Coming from a House / Techno background locked groove is very much a DJ tool for me made up of something minimal like a kick / snare / bass arrangement?

I have read a fair amount of your reviews! I feel like you are being coy here. There are lots of reviews of much more challenging things than someone putting a bit of noise on a loop and cutting a locked groove!

There are a few locked grooves on the compilation that would fit into that dance criteria, but mainly it is for other purposes, such as meditative / ritualistic / cerebral listening. I own lots of locked groove records, some of them fit the criteria you mention, but I never use them to beat match. I genuinely like repetition. When I am listening to a locked groove, if something starts becoming redundant I simply turn my head, and it often sounds wildly different to me, if it’s made right. I have records with locked grooves that are worn out and white because I have listened to them for days.

This may have something to do with the fact that I didn’t understand the concept of mixers when I was 12, and I used to try to make mix tapes of House music and Hip Hop, but instead of cross fading, I tried to twist the actual cassette tape and dub the tape over the end of the previous track in different ways so that it sounded like a cross fade. I also used to take two boom boxes that had auxiliary mics built into them, and try to cross fade that way. In my teens, I went on to DJ a bit with cassettes, but by then I’d learned how to cross-fade.

I have just always been drawn to really meticulous activity that is also somehow repetitive. One of the first things I did when I had my first CD player was to play tracks on repeat for weeks. One time I listened to “Black Sabbath” by Black Sabbath on repeat for almost two weeks, when I was grounded, on summer break, and my parents let me go out before my grounding was up, probably because they were concerned that I was going insane.

And getting back to the origins of the label…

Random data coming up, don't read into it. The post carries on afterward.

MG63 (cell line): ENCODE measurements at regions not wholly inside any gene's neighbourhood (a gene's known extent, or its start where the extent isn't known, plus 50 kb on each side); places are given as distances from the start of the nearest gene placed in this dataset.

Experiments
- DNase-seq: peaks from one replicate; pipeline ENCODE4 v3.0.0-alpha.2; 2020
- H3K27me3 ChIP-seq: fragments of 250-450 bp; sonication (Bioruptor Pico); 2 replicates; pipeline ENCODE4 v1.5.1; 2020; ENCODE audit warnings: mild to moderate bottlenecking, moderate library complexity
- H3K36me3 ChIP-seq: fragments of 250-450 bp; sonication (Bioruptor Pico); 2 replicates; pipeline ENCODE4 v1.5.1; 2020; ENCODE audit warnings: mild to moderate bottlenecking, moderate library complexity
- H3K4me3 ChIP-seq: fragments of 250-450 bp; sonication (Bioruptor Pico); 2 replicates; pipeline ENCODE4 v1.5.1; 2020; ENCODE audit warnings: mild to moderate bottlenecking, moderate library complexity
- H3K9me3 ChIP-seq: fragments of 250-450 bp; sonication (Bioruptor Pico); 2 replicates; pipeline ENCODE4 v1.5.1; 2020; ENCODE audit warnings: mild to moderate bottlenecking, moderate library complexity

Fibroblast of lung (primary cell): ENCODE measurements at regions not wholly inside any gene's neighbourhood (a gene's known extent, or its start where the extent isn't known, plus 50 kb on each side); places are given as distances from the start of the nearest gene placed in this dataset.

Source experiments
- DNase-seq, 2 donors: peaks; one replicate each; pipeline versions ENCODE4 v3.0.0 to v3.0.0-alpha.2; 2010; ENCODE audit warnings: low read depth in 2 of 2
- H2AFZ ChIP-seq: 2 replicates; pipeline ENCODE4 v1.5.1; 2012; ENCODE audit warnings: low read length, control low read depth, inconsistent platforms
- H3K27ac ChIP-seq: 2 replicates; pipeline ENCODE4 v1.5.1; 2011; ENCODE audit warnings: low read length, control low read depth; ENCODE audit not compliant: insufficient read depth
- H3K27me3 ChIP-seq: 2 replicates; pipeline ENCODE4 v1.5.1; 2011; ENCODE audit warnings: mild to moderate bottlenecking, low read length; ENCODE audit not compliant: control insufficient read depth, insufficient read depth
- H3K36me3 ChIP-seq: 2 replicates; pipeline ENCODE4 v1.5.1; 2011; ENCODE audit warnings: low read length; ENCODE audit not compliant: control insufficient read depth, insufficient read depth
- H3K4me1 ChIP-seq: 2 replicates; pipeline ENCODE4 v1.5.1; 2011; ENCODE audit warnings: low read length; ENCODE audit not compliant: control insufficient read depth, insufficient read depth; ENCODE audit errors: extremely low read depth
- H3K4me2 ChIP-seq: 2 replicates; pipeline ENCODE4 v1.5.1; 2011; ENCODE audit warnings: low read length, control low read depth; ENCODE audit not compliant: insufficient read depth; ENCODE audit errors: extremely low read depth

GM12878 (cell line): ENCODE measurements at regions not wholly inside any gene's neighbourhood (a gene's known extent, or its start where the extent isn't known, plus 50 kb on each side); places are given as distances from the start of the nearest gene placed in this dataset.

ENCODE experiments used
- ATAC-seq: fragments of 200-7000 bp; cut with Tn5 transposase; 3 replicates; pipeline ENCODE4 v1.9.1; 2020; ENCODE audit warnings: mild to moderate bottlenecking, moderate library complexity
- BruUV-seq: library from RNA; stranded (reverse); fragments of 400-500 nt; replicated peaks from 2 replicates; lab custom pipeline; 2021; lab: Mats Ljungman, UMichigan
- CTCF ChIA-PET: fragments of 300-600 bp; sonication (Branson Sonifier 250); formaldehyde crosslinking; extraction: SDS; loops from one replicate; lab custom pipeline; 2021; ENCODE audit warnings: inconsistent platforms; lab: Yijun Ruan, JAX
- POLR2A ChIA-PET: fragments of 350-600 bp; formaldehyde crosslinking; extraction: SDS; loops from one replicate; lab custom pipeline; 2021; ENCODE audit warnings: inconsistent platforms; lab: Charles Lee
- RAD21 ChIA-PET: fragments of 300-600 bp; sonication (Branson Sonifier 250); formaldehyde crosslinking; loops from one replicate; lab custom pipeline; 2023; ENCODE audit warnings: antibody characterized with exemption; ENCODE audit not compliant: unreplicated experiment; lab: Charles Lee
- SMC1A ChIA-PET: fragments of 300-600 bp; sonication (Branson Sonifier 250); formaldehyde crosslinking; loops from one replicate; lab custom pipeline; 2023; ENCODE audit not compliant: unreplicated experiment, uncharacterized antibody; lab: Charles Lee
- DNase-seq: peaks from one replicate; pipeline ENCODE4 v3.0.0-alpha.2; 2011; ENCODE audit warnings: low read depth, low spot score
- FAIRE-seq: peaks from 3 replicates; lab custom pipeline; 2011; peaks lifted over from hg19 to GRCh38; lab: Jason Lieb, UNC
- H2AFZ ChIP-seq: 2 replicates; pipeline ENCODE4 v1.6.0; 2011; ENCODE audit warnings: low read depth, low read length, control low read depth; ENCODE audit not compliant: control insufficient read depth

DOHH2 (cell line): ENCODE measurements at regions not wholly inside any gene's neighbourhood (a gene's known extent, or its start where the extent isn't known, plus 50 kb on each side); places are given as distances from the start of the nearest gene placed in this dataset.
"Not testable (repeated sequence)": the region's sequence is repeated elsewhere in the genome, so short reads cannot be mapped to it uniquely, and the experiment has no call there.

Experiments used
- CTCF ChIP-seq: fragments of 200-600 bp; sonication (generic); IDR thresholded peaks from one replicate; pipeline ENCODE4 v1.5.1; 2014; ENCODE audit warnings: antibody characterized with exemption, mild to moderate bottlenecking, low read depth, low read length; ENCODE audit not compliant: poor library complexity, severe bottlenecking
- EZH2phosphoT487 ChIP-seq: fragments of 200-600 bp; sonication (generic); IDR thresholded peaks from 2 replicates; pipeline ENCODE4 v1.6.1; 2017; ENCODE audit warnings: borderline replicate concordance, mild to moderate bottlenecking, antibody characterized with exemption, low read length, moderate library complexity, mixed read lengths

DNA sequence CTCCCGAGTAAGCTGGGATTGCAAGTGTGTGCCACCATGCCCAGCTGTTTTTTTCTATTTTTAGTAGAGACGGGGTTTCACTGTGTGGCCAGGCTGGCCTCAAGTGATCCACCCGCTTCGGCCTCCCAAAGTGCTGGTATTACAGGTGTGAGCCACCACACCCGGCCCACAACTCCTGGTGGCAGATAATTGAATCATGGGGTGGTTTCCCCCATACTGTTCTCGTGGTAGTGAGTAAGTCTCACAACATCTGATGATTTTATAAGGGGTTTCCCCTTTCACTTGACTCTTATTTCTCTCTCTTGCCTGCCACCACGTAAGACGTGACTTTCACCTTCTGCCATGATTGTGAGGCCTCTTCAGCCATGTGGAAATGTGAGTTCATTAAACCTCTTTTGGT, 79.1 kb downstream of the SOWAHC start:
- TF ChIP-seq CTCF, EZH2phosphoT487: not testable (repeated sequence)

I made friends with college radio DJs at WZRD, and spent hours clandestinely DJing and going through thousands of records in their catalog, including what I’d consider legendary locked groove compilations such as RRR-500 and “Lockers”, etc. I’d been playing shows every month almost from 2004-2008, but the compilation, that I worked on for 2 years, “Trunculence”, was comprised mostly of artists I’d found on MySpace, which happened to be some of the most well-respected artists in experimental music and noise. Of course, I’d known of Crash Worship and Nurse with Wound, etc, but the fact that I discovered Sudden Infant and Dave Phillips on MySpace, as if they were on the same level as me, is still quite baffling/inspiring. I asked Nurse with Wound to be on the compilation when the “stateside representative” who ran their MySpace page sent me a friend request, while others had been trying to find contact info for NWW for years (Steven Stapleton is notorious about not having a public contact address on the internet).

…. So did the NWW release ever happen?

Yes it did, and it has been sold out for a long time. It sold out almost immediately after it was mentioned on the Nurse with Wound mailing list (Thank you again Steven!). Here is the discogs link: https://www.discogs.com/Various-Trunculence/release/1413764 …..

I had locked grooves by people who had never released anything, mixed with artists who’d been active since the 80s and a large discography on respectable labels. I actually rejected about 150 locked grooves that were sent to me, because many of them were just chunks of audio that I was supposed to edit and turn into a locked groove myself, and I took the locked groove as a respectable outlet, and an art form in itself, not some half-hearted, goofy concept to laugh about. In short, that locked groove record introduced me to the so-called “underground” on an international scale.